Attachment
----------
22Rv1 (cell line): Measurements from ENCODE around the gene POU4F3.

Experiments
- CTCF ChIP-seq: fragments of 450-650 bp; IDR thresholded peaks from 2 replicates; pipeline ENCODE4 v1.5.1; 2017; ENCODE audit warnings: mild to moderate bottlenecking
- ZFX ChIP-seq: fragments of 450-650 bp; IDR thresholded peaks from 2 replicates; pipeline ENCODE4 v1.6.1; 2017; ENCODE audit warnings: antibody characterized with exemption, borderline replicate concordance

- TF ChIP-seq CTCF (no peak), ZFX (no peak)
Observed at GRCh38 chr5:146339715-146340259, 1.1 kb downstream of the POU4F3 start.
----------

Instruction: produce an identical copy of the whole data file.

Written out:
22Rv1 (cell line): Measurements from ENCODE around the gene POU4F3.

Experiments
- CTCF ChIP-seq: fragments of 450-650 bp; IDR thresholded peaks from 2 replicates; pipeline ENCODE4 v1.5.1; 2017; ENCODE audit warnings: mild to moderate bottlenecking
- ZFX ChIP-seq: fragments of 450-650 bp; IDR thresholded peaks from 2 replicates; pipeline ENCODE4 v1.6.1; 2017; ENCODE audit warnings: antibody characterized with exemption, borderline replicate concordance

- TF ChIP-seq CTCF (no peak), ZFX (no peak)
Observed at GRCh38 chr5:146339715-146340259, 1.1 kb downstream of the POU4F3 start.